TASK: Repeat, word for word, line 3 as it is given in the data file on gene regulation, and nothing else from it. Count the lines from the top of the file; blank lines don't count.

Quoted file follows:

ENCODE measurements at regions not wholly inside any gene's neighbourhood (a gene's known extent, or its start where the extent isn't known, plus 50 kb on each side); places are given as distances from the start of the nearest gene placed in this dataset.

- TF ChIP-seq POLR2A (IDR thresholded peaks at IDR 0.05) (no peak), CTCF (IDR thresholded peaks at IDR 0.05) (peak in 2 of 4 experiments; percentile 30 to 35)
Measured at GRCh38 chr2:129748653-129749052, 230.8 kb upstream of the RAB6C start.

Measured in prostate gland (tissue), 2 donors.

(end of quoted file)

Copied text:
Measured at GRCh38 chr2:129748653-129749052, 230.8 kb upstream of the RAB6C start.